Here I do not have space to go into all the “ins” and “outs” of Brightman’s (and Boston Personalism’s) idea of God. I will just mention a few points I found interesting and say that I found them interesting partly because I think they left a lasting impression that is not directly connected with Process Theology. (Most scholars of modern theology seem to think that Brightman laid the foundation for Process Theology’s later rise and replacement of Boston Personalism as the “theology of choice” among liberal-learning Protestants in America.) In other words, I “hear” and read echoes of Brightman’s view of God as “finite” elsewhere—not only among Process theologians and those influenced by A. N. Whitehead and Charles Hartshorne.

In The Problem of God Brightman argues at some length, but in winsome style (the book is really very easy to read), that throughout the history of thought about God (especially but not only Christian) there has been a back and forth tendency that he calls “expansion” and “contraction.” The expansion tendency has been to think of God as so different from humanity as to make God useless for human religious need. (And Brightman does argue that God is necessary for humanity and includes in the book some strong arguments against atheism in all its forms including secular humanism.) One notable example of that, he argues, is the attribution to God of “infinity” which does lead, as Fichte argued, toward a de-personalizing of God. Pushed to its logical conclusion, “infinity” is incompatible with personality and we need a personal God because our basic religious need is for God to deal with suffering. (I will leave that there and challenge doubters to read the book which is available on line through Amazon and other re-sellers of out-of-print books.)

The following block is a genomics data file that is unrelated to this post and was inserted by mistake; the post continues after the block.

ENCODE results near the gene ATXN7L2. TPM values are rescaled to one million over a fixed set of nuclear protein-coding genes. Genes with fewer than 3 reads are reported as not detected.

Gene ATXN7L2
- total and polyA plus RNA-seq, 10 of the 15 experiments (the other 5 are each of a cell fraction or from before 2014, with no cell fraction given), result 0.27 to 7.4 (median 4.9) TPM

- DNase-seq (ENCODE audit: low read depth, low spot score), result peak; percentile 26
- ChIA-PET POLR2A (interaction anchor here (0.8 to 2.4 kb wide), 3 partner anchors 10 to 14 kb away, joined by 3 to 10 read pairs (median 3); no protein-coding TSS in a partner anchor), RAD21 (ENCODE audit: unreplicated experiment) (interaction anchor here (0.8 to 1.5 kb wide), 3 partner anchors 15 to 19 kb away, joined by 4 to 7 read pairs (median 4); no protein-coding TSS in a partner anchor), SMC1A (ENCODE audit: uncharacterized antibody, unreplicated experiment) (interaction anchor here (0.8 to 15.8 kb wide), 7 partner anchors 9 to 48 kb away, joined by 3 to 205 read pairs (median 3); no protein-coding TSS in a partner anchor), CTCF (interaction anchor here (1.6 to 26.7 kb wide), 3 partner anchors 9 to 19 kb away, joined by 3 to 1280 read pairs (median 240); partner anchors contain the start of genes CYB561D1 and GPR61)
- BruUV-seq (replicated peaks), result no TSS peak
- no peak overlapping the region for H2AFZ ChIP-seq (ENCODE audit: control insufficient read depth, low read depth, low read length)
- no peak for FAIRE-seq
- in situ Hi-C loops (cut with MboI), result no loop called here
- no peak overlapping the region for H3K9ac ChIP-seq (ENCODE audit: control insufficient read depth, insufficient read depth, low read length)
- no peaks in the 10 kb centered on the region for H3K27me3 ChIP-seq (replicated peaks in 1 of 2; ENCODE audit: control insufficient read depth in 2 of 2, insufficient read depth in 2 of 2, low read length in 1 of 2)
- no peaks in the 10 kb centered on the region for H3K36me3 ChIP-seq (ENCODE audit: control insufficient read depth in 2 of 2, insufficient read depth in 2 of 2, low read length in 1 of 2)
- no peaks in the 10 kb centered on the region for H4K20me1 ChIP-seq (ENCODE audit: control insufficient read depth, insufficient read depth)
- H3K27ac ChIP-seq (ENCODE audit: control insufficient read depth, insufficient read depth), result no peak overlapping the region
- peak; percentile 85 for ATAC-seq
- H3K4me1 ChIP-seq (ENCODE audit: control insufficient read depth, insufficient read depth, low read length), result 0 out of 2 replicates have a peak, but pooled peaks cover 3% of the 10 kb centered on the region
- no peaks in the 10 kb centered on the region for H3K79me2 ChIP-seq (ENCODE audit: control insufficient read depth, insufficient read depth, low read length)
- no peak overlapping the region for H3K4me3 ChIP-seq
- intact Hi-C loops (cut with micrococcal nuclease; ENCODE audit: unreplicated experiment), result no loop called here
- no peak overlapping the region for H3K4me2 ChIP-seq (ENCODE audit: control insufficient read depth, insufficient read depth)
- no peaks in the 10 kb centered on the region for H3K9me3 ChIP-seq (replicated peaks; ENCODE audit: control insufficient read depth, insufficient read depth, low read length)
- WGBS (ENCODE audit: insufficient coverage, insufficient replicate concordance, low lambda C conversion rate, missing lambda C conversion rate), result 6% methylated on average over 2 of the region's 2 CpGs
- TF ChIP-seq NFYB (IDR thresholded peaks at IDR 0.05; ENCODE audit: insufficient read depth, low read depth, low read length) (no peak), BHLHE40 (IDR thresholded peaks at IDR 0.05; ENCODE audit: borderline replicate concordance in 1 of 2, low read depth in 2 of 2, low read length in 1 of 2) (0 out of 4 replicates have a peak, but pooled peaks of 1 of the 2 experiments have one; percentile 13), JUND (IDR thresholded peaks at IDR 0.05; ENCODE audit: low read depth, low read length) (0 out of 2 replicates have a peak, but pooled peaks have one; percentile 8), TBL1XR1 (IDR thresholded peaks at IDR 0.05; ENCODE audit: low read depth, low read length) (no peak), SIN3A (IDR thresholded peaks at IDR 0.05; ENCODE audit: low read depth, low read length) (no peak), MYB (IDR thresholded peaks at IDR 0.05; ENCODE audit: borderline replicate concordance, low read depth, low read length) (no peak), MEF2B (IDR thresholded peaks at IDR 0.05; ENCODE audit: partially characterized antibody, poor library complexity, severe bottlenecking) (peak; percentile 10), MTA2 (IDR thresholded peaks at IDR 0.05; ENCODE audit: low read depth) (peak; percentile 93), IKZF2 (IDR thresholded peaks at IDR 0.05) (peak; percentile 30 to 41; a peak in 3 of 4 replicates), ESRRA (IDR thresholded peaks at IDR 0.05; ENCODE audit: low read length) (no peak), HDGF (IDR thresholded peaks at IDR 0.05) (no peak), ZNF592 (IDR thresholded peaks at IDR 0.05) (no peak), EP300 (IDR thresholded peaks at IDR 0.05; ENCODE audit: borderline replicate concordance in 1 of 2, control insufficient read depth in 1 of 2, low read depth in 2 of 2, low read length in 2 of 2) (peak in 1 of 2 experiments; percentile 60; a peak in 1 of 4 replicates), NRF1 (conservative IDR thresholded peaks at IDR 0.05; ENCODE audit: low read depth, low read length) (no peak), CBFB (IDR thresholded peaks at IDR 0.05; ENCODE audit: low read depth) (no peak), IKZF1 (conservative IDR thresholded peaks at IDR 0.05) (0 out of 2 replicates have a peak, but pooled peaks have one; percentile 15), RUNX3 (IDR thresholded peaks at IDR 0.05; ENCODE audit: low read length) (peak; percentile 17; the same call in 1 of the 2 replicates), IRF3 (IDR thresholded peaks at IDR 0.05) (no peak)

The contraction tendency has been to think of God as so similar to humanity, so anthropomorphic, as to be also useless religiously. Another human religious need is to have someone to worship and be powerful enough to bring value out of evil.

In true Hegelian style (although Fichte actually said this before Hegel), Brightman’s thinking is about “thesis” and “antithesis” searching for “synthesis.” The “thesis” would be the expansion tendency and the antithesis would be the contraction tendency. So what is the “synthesis?” That God is finite and personal but supreme above all other finite and personal beings.

So, in what sense is God “finite” for Brightman (and his Boston Personalism followers—a few of which are still around)? And why do I care?

Well, first of all—to why I care. I long ago rejected the notion that God is “infinite.” I rejected it when I first heard it articulated which was probably in some seminary class. I immediately thought that the concept itself was beyond comprehension (except perhaps in mathematics) and that attributing it to God led away from thinking of God as personal, present, involved, loving and able to be affected by us. With Brightman (who I only learned about later) I thought of that attribute of God in traditional theology as an inappropriate expansion of the concept of God brought into Christian thought through philosophy, not the Bible.